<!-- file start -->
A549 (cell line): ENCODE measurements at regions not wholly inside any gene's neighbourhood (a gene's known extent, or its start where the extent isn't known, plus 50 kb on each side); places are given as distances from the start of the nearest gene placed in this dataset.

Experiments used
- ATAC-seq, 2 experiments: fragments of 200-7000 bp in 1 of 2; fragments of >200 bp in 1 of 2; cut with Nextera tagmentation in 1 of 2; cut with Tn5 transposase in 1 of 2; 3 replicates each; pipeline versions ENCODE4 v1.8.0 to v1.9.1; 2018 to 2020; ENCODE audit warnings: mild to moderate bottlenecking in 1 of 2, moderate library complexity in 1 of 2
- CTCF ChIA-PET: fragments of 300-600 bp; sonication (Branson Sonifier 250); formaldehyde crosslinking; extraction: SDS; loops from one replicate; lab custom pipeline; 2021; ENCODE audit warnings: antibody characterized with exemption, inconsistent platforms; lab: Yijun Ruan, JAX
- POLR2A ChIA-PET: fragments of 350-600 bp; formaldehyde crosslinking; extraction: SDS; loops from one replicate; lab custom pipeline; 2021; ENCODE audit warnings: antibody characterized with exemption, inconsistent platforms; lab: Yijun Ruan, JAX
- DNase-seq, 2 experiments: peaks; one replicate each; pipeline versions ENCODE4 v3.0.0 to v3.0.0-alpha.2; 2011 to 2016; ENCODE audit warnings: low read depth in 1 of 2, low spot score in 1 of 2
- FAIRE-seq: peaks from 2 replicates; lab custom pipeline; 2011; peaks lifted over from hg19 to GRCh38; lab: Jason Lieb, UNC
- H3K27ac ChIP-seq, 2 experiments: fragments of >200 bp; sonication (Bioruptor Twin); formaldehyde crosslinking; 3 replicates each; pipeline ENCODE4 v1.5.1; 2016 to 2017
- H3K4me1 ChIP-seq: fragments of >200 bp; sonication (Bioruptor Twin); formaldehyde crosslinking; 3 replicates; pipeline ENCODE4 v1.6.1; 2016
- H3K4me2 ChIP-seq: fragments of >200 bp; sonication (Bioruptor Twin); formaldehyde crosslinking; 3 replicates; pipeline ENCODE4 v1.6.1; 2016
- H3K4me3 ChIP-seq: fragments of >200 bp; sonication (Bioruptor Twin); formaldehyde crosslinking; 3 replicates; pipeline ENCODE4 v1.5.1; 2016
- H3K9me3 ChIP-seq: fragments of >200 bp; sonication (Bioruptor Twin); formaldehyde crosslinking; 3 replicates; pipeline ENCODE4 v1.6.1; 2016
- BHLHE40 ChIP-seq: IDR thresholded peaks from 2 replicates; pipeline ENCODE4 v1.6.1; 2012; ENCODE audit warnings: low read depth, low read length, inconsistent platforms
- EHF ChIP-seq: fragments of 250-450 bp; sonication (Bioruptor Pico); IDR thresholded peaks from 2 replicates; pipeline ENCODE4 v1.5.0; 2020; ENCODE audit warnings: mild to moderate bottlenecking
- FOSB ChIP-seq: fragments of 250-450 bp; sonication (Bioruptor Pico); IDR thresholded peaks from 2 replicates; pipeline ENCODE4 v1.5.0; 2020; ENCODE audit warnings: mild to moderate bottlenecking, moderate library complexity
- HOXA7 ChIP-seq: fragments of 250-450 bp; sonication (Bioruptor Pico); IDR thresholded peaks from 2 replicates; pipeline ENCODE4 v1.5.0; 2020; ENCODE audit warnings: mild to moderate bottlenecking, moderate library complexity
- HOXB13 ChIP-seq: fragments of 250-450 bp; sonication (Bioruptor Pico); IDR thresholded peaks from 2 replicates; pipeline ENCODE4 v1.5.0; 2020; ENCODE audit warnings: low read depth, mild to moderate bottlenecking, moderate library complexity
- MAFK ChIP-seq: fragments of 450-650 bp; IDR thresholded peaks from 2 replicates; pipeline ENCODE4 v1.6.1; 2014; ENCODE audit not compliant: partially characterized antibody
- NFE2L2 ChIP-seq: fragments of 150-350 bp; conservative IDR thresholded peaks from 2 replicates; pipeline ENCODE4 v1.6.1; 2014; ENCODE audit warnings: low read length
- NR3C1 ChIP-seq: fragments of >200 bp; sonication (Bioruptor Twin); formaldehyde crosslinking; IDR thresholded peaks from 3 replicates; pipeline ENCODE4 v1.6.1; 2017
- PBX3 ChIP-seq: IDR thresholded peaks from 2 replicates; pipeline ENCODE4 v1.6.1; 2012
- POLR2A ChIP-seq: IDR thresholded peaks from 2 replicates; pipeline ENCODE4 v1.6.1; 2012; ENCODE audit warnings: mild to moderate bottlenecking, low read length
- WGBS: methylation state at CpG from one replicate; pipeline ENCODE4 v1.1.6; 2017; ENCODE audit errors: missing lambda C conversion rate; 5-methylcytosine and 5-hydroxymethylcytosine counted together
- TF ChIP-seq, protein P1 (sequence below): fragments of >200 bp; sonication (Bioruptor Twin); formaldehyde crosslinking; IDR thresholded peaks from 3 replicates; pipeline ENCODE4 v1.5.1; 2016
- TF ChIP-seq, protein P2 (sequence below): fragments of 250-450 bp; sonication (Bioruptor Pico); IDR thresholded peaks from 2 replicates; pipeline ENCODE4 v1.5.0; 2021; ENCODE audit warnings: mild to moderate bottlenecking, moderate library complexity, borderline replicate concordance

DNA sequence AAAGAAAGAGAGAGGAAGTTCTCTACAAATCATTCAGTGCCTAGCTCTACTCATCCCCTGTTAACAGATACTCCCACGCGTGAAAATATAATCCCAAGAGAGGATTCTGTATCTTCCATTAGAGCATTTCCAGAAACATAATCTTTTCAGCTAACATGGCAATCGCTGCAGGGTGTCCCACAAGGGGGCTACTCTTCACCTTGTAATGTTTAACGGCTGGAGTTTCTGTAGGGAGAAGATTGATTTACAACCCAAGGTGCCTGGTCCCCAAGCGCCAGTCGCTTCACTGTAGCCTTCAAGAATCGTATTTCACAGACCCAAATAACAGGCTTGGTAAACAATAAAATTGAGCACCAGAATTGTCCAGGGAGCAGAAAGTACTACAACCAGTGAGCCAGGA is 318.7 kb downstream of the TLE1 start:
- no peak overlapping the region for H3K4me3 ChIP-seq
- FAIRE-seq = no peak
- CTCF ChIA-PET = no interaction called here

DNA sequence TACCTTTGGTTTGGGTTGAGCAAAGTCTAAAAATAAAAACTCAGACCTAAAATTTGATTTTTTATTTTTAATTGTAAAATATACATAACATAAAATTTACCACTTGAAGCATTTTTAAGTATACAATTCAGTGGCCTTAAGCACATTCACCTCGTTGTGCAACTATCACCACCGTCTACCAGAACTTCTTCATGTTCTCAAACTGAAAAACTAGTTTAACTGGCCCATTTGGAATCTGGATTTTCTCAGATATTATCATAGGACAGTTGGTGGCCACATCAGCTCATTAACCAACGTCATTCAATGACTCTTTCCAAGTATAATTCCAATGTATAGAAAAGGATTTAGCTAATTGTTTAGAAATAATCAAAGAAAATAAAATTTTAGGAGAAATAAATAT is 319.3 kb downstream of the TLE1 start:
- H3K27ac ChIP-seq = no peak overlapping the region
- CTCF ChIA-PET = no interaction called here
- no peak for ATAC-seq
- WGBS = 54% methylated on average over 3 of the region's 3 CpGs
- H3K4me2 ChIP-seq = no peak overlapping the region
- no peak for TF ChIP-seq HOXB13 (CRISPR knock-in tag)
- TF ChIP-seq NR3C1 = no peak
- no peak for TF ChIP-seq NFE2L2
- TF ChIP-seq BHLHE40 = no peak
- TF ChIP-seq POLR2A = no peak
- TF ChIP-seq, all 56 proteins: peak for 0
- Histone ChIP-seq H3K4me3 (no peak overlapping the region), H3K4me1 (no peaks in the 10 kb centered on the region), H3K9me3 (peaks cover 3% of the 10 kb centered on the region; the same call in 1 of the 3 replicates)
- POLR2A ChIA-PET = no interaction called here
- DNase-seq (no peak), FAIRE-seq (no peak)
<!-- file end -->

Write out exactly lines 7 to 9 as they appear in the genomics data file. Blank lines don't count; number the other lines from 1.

- FAIRE-seq: peaks from 2 replicates; lab custom pipeline; 2011; peaks lifted over from hg19 to GRCh38; lab: Jason Lieb, UNC
- H3K27ac ChIP-seq, 2 experiments: fragments of >200 bp; sonication (Bioruptor Twin); formaldehyde crosslinking; 3 replicates each; pipeline ENCODE4 v1.5.1; 2016 to 2017
- H3K4me1 ChIP-seq: fragments of >200 bp; sonication (Bioruptor Twin); formaldehyde crosslinking; 3 replicates; pipeline ENCODE4 v1.6.1; 2016